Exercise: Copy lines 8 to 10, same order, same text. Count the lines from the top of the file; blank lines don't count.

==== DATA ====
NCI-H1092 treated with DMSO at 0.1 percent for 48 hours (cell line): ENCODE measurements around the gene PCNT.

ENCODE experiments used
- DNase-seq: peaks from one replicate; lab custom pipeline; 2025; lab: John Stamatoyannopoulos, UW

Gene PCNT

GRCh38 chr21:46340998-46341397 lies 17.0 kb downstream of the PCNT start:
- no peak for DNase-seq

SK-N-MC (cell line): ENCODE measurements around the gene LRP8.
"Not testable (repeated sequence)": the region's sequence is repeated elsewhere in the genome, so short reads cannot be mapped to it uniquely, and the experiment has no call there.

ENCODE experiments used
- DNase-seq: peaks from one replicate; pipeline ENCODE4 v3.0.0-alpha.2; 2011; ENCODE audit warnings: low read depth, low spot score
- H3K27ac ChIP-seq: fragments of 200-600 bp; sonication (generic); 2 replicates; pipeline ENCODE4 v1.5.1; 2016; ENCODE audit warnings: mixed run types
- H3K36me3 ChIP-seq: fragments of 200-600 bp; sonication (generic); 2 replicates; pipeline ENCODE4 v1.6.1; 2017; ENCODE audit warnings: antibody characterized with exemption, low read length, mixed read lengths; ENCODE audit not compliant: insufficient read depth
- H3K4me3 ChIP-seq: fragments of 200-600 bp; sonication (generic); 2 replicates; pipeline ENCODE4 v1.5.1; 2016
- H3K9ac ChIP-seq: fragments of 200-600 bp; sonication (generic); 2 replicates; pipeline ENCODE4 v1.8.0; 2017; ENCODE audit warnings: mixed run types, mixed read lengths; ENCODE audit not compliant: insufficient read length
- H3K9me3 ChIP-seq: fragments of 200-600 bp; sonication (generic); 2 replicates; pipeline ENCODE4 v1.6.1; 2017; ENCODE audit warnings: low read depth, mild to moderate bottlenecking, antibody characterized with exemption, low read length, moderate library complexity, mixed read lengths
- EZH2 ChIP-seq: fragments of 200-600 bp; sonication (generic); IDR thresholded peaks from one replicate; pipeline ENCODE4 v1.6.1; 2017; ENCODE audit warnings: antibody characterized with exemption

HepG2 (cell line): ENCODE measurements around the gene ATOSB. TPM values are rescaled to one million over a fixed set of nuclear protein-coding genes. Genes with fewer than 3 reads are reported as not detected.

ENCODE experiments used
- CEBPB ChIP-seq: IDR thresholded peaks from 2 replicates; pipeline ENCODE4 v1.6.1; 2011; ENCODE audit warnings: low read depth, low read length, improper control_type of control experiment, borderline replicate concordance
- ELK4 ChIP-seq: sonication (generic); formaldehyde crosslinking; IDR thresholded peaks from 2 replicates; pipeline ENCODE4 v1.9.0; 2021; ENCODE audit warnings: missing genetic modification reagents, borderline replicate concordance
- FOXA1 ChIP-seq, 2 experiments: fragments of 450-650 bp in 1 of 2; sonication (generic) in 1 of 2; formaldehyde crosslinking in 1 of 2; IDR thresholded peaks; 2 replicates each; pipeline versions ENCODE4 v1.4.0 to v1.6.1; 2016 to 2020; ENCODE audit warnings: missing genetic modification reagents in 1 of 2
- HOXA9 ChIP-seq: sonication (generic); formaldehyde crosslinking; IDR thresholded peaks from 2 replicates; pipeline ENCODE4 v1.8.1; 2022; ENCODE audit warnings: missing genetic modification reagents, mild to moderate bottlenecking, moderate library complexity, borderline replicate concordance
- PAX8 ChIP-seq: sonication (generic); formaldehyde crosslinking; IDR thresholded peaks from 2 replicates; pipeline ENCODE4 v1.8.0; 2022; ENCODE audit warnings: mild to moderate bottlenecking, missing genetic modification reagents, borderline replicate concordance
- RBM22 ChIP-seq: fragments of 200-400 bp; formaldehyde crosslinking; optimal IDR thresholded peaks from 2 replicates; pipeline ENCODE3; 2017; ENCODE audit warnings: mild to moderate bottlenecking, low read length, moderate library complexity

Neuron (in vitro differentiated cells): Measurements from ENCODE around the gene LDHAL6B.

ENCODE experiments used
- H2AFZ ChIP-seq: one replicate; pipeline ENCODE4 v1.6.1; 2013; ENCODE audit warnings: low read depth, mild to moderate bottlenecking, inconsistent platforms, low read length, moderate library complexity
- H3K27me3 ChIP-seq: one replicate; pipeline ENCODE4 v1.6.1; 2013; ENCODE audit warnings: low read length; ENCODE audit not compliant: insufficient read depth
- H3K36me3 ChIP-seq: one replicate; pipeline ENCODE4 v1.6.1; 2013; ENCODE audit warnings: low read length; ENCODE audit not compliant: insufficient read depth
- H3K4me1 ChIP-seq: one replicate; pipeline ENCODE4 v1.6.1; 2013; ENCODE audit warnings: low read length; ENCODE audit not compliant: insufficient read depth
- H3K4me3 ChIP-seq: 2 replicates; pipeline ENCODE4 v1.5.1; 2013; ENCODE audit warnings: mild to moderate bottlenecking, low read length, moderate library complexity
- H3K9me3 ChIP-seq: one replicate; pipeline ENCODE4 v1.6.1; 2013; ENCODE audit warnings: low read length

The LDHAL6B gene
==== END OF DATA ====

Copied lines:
"Not testable (repeated sequence)": the region's sequence is repeated elsewhere in the genome, so short reads cannot be mapped to it uniquely, and the experiment has no call there.

ENCODE experiments used
- DNase-seq: peaks from one replicate; pipeline ENCODE4 v3.0.0-alpha.2; 2011; ENCODE audit warnings: low read depth, low spot score